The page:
The Book of Ruth
One cannot really comprehend what is going on in Revelation Chapter 5 unless one understands the events involved in the Book of Ruth in the Old Testament.
This tiny four-chapter romance has been venerated in college classes for its elegance as literature, but it also reveals a craftsmanship of prophetic anticipation unrivaled anywhere in Scripture. (Our commentary on this book endures as one of our most popular publications.) One cannot really comprehend what is going on in Revelation Chapter 5 unless one understands the events involved in the book of Ruth in the Old Testament.
The story involves a hero, Boaz, who is in the role of a goel, or Kinsman-redeemer, whose ultimate commitment of redemption returns the land in Bethlehem to its disenfranchised former owner, Naomi, and who also takes a Gentile bride, Ruth.
To follow the plot, one must understand the Law of Redemption. In ancient Israel, land wasn’t sold in fee simple,1 as we are used to. Since God was the real landowner, Israel was simply a tenant under conditions of obedience. When land was “sold,” what the buyer received was only the use of the land, not clear title. There were conditions under which a kinsman of the seller could “redeem” the land back to the original family. These conditions were typically noted on the outside of the scroll defining the transaction.2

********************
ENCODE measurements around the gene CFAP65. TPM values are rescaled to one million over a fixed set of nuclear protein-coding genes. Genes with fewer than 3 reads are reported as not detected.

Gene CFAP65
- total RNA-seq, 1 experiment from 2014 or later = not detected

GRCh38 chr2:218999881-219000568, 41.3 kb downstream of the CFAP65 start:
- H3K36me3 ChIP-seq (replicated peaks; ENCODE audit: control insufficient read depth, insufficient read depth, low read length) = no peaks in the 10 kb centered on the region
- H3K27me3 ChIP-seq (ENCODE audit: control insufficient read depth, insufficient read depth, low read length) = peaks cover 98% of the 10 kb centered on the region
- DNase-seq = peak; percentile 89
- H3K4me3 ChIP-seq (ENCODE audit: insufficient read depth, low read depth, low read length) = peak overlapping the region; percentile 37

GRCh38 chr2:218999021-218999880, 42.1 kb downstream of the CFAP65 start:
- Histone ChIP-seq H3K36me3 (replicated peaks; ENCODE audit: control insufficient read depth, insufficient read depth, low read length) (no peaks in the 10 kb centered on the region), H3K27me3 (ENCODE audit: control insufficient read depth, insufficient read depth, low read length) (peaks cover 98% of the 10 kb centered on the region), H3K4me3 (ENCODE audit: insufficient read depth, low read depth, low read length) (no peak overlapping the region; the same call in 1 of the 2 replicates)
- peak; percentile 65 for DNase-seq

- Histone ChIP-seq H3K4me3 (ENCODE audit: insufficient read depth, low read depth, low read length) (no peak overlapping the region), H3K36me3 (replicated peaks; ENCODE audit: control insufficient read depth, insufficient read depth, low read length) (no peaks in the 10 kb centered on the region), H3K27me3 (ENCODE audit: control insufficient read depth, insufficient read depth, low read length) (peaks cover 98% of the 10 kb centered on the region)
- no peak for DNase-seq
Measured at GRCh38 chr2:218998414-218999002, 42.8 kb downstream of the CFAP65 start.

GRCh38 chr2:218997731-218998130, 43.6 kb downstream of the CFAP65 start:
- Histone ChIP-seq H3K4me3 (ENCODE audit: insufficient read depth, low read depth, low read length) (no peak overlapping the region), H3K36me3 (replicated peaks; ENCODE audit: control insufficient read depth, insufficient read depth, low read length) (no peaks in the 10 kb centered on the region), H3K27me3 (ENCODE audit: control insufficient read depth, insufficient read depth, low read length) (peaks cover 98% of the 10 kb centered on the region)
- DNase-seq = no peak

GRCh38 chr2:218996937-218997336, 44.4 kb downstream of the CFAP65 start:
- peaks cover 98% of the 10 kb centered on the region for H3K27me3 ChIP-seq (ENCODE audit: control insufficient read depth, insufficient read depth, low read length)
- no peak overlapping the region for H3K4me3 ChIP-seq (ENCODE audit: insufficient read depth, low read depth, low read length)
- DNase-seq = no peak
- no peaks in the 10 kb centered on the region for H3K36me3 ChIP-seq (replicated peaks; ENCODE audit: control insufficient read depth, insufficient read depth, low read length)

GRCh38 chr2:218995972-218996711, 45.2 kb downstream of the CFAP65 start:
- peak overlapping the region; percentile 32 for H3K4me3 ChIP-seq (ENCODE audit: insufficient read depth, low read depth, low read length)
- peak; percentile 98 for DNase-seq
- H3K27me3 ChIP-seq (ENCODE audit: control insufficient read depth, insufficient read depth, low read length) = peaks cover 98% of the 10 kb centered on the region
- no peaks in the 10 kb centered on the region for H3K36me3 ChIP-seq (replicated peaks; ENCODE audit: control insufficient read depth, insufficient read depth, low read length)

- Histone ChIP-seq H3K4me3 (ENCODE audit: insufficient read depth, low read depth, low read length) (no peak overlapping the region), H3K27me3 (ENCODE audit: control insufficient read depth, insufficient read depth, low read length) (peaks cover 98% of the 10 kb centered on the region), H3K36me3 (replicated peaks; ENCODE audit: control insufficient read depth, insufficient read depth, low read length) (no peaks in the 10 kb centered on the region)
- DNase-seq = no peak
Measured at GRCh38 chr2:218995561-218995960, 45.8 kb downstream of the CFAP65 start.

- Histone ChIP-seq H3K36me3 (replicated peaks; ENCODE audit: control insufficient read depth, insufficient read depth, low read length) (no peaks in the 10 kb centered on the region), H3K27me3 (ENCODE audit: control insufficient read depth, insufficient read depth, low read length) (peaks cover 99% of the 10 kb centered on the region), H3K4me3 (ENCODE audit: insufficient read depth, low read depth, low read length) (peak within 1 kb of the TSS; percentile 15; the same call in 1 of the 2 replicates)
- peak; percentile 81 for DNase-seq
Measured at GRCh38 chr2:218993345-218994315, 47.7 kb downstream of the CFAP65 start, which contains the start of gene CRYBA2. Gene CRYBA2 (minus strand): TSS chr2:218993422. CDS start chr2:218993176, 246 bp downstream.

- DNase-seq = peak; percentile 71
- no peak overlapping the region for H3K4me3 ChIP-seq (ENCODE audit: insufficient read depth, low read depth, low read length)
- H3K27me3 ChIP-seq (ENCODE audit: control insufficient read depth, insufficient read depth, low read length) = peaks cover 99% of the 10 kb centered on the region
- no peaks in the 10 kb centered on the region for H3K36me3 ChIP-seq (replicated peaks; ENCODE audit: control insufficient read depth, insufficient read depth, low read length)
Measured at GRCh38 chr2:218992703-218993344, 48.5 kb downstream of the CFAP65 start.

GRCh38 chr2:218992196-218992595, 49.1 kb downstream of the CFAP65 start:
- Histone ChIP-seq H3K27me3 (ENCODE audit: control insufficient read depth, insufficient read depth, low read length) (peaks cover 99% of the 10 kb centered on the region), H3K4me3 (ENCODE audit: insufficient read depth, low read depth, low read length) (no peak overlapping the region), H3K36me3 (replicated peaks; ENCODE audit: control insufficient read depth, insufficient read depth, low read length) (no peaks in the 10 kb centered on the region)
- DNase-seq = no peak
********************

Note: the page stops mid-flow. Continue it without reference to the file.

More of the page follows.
The scroll in Revelation Chapter 5 was written “within and on the backside,” which identifies it as a deed subject to redemption. A Kinsman of Adam, in His role as a goel, a Kinsman-redeemer, is taking possession of what He had already purchased with His blood as the sacrificial Lamb. He not only purchased the land; he also purchased a Bride.
In the Book of Ruth, Naomi is in the role of Israel, exiled from her land; Boaz is her kinsman, who performs the redemption of the land; and Ruth (a Gentile) is also purchased for a wife.3
This “macrocode” extends to virtually every detail of the book. It is interesting that Ruth is introduced to Boaz through an unnamed servant (functioning as the Holy Spirit). The Church, as the Gentile “Bride of Christ,” is introduced to the ultimate Kinsman-redeemer by the Holy Spirit also.
It is interesting that Ruth learns how to deal with this situation from Naomi. We learn of God’s plan of redemption through His dealings with Israel. It is also provocative that, in the story, Naomi learns of Boaz through Ruth. (The implication of that subtlety is left to the diligent.)
The exposition of the almost-inexhaustible “coding” aspects of this tiny book exceeds the space available here.4 It is also interesting that this pivotal book is also associated with the Feast of Shavuot, the Feast of Pentecost.5 Coincidence? Hardly.